Chasing the Nightbird

Chasing the Nightbird
Age Range
Release Date
September 01, 2011
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Fourteen-year-old Lucky Valera is a seasoned sailor about to join the crew of the whaling ship, Nightbird. But when his estranged older brother suddenly kidnaps him and forces him into servitude as a mule spinner at the mill, his life takes a dramatic turn for the worse. Determined to escape, Lucky links up with some unlikely allies: Daniel, a fugitive slave who works alongside him at the mill, and Emmeline, a Quaker ship captain s daughter. Emmeline offers Lucky passage on her father s ship in exchange for his help leading escaped slaves through the Underground Railroad, but Lucky knows getting out from under his brother won t be easy. When their plans go awry and Daniel is threatened by ruthless slave catchers, Lucky discovers that true freedom requires self-sacrifice, and he comes eventually to realize he is part of a larger movement from which he cannot run away.

Editor review

1 review
Underground Railroad Adventure!
(Updated: October 21, 2011)
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Newcomer Krista Russell desires to expose children and young adults to the historical realities of the slave trade and the abolitionist movement. She skillfully weaves historical truths into her story, such as The Fugitive Slave Act of 1850, difficulties in distinguishing race, the Quaker’s early involvement in abolitionist causes, and labor laws and conditions of the 19th century. As Lucky vies for his freedom, grasping at anything that seems promising, he encounters the many hindrances that existed not only to blacks, but to many during that period, and which were beginning to be successfully resisted and broken down. Russell brings us into the desperate frame of mind many individuals may have had being born in such a time.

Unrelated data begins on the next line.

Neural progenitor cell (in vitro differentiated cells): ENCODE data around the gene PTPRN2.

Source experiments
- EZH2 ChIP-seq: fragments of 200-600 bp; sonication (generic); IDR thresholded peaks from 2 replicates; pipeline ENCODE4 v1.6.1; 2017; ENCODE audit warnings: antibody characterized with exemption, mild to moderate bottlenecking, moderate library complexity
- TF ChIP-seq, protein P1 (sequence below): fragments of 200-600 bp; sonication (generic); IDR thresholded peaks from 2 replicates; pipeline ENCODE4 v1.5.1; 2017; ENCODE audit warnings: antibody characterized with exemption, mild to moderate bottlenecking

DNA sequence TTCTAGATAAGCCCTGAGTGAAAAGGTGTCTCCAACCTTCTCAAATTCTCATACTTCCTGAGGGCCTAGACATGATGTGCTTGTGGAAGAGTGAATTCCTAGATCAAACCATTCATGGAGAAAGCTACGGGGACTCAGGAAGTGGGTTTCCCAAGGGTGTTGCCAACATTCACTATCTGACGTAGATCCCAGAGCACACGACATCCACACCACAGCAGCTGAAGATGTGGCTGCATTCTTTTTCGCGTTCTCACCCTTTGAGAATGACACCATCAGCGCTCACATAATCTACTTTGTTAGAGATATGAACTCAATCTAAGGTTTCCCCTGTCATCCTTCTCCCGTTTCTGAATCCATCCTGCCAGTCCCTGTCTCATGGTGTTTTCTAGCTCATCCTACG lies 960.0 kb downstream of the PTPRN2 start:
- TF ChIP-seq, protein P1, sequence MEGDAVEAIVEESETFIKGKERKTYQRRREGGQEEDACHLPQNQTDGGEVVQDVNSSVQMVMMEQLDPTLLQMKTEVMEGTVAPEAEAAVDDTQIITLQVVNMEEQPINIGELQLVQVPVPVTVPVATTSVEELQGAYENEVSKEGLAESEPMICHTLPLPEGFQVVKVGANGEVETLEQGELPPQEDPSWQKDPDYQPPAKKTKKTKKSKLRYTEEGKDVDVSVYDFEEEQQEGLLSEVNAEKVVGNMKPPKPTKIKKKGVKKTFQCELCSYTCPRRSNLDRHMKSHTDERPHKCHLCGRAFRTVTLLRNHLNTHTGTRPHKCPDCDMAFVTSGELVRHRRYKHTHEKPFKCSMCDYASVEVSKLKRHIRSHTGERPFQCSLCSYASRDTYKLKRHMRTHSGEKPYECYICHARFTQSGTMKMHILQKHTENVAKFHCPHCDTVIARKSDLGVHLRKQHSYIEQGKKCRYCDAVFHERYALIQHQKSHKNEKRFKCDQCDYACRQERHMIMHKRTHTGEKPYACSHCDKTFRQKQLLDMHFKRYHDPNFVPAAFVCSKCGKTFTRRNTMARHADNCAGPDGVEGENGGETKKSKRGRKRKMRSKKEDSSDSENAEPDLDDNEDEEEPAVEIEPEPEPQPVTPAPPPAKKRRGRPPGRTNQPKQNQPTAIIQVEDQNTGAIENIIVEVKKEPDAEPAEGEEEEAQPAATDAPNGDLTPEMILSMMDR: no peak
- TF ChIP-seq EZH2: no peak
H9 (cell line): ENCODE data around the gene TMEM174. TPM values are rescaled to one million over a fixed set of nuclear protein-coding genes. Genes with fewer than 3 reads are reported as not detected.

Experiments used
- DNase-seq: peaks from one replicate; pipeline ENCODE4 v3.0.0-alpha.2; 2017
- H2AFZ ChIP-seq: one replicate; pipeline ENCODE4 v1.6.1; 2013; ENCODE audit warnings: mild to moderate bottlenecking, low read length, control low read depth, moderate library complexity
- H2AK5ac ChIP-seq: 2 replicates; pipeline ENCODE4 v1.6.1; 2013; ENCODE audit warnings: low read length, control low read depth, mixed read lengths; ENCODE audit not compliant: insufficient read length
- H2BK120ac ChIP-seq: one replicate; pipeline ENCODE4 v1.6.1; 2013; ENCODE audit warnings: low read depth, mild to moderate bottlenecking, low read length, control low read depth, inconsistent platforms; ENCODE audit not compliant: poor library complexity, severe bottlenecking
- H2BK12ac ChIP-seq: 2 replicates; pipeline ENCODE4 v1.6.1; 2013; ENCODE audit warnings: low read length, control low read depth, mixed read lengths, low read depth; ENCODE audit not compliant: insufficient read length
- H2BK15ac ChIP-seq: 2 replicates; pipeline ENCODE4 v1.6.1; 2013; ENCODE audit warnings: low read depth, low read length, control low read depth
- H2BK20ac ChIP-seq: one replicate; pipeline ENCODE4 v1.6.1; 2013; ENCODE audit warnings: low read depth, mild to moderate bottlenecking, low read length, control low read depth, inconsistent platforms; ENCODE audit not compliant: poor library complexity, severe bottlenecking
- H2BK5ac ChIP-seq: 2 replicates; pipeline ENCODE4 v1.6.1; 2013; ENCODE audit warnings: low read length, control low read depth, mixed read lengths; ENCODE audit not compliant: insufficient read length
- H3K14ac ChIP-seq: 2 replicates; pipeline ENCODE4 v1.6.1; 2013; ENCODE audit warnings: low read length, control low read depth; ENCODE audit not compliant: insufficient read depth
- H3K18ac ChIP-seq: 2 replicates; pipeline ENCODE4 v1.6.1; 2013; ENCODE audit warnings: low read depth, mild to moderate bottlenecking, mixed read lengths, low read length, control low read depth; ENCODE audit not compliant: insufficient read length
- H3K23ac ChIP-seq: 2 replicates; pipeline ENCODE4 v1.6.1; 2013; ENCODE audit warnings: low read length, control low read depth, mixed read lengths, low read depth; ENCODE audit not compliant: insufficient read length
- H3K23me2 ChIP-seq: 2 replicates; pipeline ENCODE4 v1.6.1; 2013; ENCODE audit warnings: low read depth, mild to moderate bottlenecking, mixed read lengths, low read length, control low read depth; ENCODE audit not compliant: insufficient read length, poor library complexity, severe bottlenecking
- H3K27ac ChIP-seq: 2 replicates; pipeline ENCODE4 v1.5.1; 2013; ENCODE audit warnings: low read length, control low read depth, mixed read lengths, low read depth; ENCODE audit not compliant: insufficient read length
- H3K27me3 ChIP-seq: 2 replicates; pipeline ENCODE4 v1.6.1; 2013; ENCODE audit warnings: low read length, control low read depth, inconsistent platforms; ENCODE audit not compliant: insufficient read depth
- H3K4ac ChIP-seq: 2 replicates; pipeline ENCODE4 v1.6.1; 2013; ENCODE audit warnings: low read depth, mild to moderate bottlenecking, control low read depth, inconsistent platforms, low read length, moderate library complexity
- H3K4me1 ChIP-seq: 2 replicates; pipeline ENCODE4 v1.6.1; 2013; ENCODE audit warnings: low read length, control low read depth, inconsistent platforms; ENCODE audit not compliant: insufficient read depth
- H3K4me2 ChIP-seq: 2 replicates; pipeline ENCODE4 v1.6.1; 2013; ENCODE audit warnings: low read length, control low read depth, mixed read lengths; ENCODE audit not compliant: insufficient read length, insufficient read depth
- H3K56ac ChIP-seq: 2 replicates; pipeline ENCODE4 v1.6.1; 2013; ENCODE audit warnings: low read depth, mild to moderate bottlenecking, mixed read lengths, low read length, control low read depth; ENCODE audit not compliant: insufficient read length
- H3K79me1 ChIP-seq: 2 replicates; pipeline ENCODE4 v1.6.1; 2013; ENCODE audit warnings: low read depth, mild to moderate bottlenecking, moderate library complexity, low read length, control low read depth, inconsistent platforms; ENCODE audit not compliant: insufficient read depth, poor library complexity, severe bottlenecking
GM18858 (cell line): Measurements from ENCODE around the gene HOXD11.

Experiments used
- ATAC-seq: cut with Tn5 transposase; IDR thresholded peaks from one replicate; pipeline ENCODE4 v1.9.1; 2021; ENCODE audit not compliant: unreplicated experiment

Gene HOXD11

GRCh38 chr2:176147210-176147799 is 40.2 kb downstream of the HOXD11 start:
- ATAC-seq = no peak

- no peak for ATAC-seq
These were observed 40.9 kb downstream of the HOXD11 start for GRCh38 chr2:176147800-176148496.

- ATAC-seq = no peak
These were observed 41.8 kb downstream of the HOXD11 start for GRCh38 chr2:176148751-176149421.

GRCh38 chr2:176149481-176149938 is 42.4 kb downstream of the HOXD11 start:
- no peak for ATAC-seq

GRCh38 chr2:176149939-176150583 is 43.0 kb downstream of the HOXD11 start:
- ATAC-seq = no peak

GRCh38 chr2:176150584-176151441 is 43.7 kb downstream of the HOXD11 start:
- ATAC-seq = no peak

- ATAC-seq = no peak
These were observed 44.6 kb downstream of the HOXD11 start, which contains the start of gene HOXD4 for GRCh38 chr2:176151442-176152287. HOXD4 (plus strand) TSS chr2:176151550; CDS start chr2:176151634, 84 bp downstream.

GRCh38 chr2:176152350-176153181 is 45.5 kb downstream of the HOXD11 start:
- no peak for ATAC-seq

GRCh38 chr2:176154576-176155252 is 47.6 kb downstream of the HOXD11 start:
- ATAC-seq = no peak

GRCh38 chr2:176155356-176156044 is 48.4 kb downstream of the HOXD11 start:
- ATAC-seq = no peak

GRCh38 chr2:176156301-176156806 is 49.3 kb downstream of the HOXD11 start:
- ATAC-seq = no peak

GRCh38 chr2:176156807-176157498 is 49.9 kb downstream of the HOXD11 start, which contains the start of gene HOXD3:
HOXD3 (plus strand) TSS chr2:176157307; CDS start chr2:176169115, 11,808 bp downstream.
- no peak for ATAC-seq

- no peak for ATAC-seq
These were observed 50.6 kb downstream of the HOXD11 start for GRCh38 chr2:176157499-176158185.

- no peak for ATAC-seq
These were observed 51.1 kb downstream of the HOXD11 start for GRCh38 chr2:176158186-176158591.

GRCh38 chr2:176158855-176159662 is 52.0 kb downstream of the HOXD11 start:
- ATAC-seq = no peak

It has been a long time since I’ve read a fiction work exploring the themes of the Civil War era in the United States. I do not recall reading any, in fact, that revisited this time period through the eyes of a freeborn colored person. It is a unique perspective indeed, and Russell builds upon the historical foundation typically laid in middle and high school (and beyond) by introducing other true but often unknown or unstudied facts such as the experiences a colored, non-slave might have had with racism depending on his location, vocation, and origin.

Chasing the Nightbird, although slow-going at first, eventually delivers a good mix of action and thought-provoking story development. Although Lucky’s character is not as developed or deep as his friends Daniel and Emmeline, he is a great catalyst in this story and his spunky, no-fear attitude is a fun contrast to Daniel’s pensiveness and Emmeline’s caution. I especially like how Emmeline’s strong spirit and morals and Daniel’s experiences eventually draw out and expand Lucky’s values and ignite a desire in him to look out for someone besides himself. Emmeline proved to be my favorite character, with what I found to be a fully developed and strong personality. This glimpse of the past provides not only a lesson in history but a true-to-life adventure that awakens the humanity in Lucky and hopefully, in us all.
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